After saving a scientist, you're brought to a space station where a real-time countdown begins. It starts at 48 hours, and can actually elapse fully. It eventually skips down to an hour and 30 minutes, and then just 30. Of course, Shepard succeeds and controls a Reaper hologram or Harbinger itself if you've finished the game, with the promise to defeat them.
5 From Ashes
Central to the deeper lore of Mass Effect are the Protheans. They built the Mass Effect relays and figured out a way to beat the Reapers before being assimilated themselves as the Collectors. They're pretty essential and all dead. Except for one. Javik was introduced in the Day-One DLC, From Ashes, which was not well recieved.
That said, Javik is an incredible companion who actually feels just as detailed as everyone else, and the mission to recruit him even brings you back to where the whole franchise began. It's a love letter to the past while also being an explainer of the lore and a thoroughly enjoyable companion, and Javik finally in the game by default, like he's meant to be.
Revealed in Mass Effect 2 is that the Reapers do not in fact destroy races that exist, they actually assimilate them, those races then becoming thralls to the greater instincts of the Reapers. The Protheans became the collectors, and in Mass Effect 3 you can see the various current races haphazardly turned into assimilated creatures.
But what were the Reapers originally? Leviathan very directly answers this. The DLC is more akin to Arrival in a way, being a more or less straightforward journey with a curated experience, though the final descent to meet the last remaining Leviathans beneath the sea where no one can hear or see you, is an awe-inspiring, spine-tingling experience.
The Omega Space Station is one of the more iconic locations of the series. A lawless station of drugs, sex, and just about anything else the rest of the galaxy views as unsavory. And all of it headed by the ambitious, self-assured Aria T'Loak, voiced by Carrie-Anne Moss. She is Omega, and leaves just as strong an impression, making the return to Omega just as much about her.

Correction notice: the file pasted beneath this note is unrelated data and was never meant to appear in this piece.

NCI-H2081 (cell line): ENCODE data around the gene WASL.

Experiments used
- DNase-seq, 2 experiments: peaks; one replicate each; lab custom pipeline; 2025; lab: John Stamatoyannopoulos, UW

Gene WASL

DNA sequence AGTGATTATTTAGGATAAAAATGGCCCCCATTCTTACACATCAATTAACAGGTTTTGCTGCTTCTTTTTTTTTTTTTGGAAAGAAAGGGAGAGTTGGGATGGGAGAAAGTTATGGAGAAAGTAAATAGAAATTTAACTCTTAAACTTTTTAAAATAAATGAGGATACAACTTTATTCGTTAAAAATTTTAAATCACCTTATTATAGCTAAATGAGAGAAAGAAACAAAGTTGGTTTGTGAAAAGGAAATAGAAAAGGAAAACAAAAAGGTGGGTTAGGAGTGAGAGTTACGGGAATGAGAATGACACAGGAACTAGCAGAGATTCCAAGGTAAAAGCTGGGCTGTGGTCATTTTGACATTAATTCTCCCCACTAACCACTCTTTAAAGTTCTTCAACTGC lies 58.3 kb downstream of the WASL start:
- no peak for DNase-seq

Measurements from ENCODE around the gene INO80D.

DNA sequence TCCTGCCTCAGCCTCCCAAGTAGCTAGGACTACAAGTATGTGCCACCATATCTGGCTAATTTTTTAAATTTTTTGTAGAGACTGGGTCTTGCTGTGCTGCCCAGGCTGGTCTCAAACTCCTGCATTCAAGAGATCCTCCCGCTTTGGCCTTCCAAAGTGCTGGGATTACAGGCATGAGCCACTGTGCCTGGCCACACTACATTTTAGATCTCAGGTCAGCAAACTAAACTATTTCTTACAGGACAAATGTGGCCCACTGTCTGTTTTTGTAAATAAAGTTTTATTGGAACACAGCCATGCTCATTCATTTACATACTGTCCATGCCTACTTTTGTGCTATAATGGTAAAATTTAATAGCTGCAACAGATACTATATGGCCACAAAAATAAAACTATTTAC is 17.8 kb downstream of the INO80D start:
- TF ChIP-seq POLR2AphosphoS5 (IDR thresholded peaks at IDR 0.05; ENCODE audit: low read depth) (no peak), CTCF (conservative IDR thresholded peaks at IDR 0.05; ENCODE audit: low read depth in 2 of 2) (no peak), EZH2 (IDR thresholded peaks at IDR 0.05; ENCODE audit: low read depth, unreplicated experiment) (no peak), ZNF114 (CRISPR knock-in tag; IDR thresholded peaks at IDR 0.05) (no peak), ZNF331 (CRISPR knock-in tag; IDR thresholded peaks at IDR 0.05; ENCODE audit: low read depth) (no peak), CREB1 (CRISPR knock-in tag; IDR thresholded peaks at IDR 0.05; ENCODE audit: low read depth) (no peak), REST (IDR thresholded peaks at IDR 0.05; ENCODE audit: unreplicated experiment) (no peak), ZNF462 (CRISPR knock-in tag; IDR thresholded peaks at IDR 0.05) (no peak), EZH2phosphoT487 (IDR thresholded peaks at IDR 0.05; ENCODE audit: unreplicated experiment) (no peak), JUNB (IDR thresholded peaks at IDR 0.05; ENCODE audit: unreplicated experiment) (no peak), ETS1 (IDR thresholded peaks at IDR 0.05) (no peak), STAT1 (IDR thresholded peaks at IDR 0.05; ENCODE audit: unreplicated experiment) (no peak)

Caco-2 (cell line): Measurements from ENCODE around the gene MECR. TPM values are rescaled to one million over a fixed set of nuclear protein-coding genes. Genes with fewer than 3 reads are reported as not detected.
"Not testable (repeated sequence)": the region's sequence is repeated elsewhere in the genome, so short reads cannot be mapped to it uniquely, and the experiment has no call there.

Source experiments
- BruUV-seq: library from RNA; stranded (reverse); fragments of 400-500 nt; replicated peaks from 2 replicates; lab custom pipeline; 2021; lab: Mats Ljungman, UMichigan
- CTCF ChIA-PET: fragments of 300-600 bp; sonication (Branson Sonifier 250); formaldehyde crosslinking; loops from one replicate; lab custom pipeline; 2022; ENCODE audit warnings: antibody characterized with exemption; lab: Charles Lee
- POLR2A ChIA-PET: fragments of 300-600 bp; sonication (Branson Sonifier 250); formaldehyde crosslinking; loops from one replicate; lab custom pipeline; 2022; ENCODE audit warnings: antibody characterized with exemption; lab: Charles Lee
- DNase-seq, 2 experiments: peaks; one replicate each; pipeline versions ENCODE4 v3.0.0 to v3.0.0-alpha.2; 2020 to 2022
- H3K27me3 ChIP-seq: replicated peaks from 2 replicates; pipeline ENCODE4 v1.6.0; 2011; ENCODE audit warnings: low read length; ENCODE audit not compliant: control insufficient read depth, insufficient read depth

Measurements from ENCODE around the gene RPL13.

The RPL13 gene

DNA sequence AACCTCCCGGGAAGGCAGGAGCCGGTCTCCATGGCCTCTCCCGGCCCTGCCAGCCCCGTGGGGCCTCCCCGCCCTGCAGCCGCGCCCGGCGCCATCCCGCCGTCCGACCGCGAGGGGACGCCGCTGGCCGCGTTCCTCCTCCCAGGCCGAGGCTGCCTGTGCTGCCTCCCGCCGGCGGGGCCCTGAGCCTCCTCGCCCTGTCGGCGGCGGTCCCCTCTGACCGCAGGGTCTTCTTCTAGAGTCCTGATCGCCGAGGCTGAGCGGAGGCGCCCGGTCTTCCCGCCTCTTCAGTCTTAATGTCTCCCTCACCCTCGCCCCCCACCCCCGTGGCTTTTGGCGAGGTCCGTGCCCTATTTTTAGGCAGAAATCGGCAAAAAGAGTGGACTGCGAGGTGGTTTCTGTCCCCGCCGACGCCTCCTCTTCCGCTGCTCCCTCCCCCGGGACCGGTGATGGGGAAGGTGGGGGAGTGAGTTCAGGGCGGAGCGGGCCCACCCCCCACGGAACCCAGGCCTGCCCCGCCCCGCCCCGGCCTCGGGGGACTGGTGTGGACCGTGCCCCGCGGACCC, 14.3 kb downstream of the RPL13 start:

The Omega DLC has you flushing out Cerberus from the Space Station and returning Aria to power. It's fan-fare for the character and location and has you influencing Aria's behavior, rather than making direct choices of your own. Oh, and it also has one of the rare instances where being an Engineer actually matters.
2 Lair Of The Shadow Broker
Central to basically every Bioware game are companions. A good character can make you enjoy something no matter how dire if you want to see more of the character. So when fan-favorite Liara didn't return in Mass Effect 2 where Garrus and Tali did, it might have left some feeling a bit wanting, especially if they romanced her.
Lair of the Shadow Broker rectifies this. Liara brings you directly into the fray once again, including the brutality that comes with it. She also shows how much she has matured since the original, Once again, it's all about reminiscing about your love of the character. But the area of the DLC, a mysterious station amidst a storm is stunning and matches the force of this new Liara.
Mass Effect 3 had its ending, and then it had its extended ending, and then it had Citadel. And though Citadel isn't the true ending of the series, spiritually it is. It was the moment the main game didn't give you. A final journey where everyone is back, where all your choices come to say hi, and the relationships you've built are given their time to reflect.
It's a light-hearted adventure, just a time to hang out with friends and have one last good time, to celebrate not the end of a tale, but the journey that made it. It has so much depth, so many variations to celebrate the relationships your Shepard made and is a love letter to the series.